San Francisco Chronicle: Employers Can’t Duck Responsibility for Workplace Safety by Hiring Contract Workers

decision last month from the California Supreme Court is putting employers on alert — shining a spotlight on the corporate practice of contracting out employment to temp or staffing agencies or to “independent contractors.”

Tesla Inc. has attracted unwanted attention recently for its workplace practices: a serious workplace injury left a contracted worker with a broken jaw, and a lawsuit alleged temporary employees were not paid for all the hours they worked. Both times, Tesla’s public response was the same: It was the other company’s fault.

These denials are, unfortunately, par for the course in today’s corporate landscape. Major companies have encouraged the creation of ever-more-complicated employment arrangements that send profits upstream to them, but risk and cost downstream — often through several layers of subcontractors down the chain, or to low-wage workers themselves.

At the same time that Tesla was busily pointing the finger at someone else, the state Supreme Court was signaling its willingness to take a hard look at a similar version of contracted-out employment relationships and to hold employers accountable in appropriate circumstances. The court made clear an “independent contractor” is a worker:

• In business for himself or herself,

•Not under the company’s control, and

•Working in a job that is outside the usual work of the company.

Here’s the problem that the court was addressing. Increasingly, workers are not technically “employed” by the company or brand you thought you were dealing with. Instead, the workers might be called “independent contractors” (even though their work is wholly controlled by that company or brand).

Examples include the home care worker who cares for your elderly mother, the hotel worker who cleans your room, the cable guy who makes your TV work — as well as Uber drivers and delivery workers.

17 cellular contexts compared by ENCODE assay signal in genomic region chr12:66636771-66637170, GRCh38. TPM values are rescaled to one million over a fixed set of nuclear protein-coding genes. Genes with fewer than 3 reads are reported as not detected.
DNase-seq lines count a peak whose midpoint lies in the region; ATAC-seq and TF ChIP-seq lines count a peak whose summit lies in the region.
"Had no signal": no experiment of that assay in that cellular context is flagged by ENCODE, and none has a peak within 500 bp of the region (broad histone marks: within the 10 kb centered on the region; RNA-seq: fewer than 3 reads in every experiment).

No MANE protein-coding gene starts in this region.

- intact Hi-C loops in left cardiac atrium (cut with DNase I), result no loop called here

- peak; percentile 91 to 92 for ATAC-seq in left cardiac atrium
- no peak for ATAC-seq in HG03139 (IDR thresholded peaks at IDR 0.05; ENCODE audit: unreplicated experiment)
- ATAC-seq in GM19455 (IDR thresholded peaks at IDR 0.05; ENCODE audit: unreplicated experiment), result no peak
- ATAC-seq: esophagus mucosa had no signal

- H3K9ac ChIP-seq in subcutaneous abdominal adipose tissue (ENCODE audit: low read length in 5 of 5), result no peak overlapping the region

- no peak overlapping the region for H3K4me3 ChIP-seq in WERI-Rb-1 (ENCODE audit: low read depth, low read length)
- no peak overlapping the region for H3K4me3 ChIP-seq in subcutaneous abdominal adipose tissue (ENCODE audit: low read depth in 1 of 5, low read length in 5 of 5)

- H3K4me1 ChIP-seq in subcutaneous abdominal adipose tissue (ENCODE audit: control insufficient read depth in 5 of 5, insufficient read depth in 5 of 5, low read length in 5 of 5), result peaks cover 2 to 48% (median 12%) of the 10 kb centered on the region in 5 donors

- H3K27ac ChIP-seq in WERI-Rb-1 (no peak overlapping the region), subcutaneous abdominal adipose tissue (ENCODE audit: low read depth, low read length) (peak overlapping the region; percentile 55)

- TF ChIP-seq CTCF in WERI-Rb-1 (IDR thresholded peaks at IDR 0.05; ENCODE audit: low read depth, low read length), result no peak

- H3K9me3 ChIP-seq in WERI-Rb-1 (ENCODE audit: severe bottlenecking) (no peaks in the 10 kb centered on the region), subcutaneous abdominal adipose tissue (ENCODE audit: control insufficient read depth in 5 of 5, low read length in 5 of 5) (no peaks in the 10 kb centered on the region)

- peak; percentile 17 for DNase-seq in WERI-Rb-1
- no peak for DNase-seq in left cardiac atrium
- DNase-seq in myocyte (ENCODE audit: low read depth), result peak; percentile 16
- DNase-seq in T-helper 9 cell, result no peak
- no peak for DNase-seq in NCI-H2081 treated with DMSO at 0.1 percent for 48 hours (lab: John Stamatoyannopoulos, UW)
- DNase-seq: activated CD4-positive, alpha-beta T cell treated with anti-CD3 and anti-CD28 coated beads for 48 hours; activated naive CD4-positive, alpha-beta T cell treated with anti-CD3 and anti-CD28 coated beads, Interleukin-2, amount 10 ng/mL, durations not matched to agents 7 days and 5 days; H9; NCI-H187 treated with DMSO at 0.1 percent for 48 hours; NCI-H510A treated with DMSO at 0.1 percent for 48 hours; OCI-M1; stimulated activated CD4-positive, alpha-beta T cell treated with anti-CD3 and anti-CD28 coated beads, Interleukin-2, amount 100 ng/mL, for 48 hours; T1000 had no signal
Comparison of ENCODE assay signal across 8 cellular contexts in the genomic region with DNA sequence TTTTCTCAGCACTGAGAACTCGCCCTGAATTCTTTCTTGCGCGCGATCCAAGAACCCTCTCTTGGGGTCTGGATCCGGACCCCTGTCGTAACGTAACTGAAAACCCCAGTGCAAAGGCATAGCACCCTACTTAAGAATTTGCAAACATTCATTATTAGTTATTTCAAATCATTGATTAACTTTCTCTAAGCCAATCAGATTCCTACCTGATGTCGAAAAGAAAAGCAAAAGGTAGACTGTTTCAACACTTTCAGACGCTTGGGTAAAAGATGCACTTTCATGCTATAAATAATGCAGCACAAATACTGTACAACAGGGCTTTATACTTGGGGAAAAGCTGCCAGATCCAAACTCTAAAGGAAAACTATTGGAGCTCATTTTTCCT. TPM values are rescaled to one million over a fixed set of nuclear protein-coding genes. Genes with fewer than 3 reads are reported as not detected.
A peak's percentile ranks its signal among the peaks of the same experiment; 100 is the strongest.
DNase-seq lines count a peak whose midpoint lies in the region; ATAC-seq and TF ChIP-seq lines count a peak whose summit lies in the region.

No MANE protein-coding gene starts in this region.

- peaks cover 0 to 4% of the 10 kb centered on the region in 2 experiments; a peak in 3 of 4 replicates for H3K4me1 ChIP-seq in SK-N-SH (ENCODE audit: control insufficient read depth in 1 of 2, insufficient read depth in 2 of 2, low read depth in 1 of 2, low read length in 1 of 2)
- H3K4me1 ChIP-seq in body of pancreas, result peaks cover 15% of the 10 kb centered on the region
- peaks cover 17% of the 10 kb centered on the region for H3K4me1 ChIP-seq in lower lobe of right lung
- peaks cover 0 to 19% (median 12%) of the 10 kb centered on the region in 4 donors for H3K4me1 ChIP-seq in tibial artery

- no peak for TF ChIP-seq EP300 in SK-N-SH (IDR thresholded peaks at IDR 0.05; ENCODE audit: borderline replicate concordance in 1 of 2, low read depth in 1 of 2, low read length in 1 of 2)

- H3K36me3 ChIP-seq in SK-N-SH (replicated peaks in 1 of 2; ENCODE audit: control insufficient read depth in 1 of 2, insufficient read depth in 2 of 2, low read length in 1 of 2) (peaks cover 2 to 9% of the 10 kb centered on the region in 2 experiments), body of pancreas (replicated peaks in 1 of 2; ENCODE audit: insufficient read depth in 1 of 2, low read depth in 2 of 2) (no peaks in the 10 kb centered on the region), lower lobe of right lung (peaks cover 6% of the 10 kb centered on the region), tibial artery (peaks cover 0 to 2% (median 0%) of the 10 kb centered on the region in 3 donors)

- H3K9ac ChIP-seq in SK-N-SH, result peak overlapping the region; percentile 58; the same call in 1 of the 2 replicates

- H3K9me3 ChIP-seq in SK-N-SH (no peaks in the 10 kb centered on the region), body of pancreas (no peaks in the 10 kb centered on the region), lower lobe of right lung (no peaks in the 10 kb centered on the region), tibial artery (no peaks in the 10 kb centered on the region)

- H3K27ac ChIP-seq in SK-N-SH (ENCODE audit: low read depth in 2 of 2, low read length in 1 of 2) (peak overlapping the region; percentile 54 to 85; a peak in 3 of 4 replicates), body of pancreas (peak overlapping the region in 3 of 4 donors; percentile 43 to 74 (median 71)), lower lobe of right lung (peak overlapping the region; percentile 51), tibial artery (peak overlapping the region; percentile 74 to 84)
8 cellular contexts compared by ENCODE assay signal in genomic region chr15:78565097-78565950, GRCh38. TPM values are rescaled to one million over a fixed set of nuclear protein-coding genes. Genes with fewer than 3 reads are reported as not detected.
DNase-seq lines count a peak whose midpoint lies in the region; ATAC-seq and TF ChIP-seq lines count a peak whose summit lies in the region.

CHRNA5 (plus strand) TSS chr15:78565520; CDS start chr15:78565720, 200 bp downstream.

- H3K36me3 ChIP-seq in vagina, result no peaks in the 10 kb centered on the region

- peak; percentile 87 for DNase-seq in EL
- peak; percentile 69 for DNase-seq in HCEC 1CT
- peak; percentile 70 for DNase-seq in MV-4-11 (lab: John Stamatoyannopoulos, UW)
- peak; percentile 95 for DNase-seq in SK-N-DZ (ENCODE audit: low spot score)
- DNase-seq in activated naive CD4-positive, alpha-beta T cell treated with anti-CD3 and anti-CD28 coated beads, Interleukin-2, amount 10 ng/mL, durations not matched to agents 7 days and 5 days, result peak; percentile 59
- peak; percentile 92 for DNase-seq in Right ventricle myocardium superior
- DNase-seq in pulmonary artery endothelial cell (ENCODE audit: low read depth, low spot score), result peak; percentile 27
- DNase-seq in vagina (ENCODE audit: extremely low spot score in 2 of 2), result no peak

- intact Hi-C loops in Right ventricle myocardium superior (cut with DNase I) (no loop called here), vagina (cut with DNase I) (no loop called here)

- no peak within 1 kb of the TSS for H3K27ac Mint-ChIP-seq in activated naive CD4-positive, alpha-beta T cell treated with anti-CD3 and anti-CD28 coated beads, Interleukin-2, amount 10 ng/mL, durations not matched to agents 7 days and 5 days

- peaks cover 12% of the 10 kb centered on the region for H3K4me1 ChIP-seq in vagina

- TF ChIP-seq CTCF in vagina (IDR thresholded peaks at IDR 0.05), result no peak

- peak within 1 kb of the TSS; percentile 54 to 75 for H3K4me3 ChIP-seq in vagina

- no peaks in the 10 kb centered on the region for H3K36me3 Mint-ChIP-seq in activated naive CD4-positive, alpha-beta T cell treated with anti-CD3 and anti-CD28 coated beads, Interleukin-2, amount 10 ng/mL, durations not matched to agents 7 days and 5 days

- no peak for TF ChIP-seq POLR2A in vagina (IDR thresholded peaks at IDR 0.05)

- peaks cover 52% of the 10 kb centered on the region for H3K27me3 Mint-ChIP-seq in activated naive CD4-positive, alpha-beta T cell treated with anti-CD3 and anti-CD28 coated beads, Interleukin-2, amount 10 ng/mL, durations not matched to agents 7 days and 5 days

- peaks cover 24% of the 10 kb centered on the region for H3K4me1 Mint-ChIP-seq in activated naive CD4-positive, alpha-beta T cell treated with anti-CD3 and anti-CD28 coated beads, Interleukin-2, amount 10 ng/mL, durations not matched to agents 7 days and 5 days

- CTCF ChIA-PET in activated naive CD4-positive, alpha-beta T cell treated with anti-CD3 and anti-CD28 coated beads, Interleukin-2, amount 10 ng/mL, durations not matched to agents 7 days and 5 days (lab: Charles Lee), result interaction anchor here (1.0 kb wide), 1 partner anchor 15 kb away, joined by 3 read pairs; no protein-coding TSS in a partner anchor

The same happens through franchising agreements, in which corporations set the terms for thousands of workers — think janitorial companies — whom they don’t officially employ. And, as in the case of Tesla, nearly half of industrial workforces are now supplied by temporary agencies, which may employ these “temporary” workers for months or even years.

By contracting out work, corporations attempt to lower their costs by passing responsibility for workers onto someone else — just like Tesla is trying to do. And while contracting out isn’t bad in itself, contracted workers often make less money, receive fewer (or no) benefits, have less power to negotiate with their real boss, and get stuck in dead-end jobs with little ability to advance through the ranks.

Workplace health and safety suffers, too. Recent data from the U.S. Bureau of Labor Statistics compiled in an AFL-CIO report show an increase in work-related fatalities involving contract workers. Meanwhile, an ever-growing share of the profits flow to the top, widening the wealth gap between the richest Americans and everyone else.

For many workers—especially people of color, who are more likely to be shunted into temp jobs—the cost is intensely personal. When contracted workers are injured on the job or aren’t paid for hours worked, companies often play the blame game, leaving workers struggling to find medical care or pay their bills.

So what will happen to the millwright hit by a skid carrier in Fremont, or the other injured Tesla workers whose injuries were cataloged in a recent report by the Center for Investigative Reporting? California Occupational Safety and Health Administration, which takes a dim view of companies that try to duck health and safety responsibilities, has opened an investigation of Tesla.

And what about those claims of wage theft? California law already makes the entity that uses a subcontractor liable for the violations of that sub.

That’s as it should be, because who better than Tesla to keep its own contractors in line.

The reality is, big corporations do still control, directly or indirectly, wages and working conditions for the people who work under their roofs, even if they don’t sign the paycheck. It’s time they take responsibility for the well-being of all the workers who contribute to their success. The California Supreme Court’s recent decision is yet another step in that direction.

Read the original op-ed in the San Francisco Chronicle

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About the Author

Rebecca Smith

Director of Work Structures, National Employment Law Project

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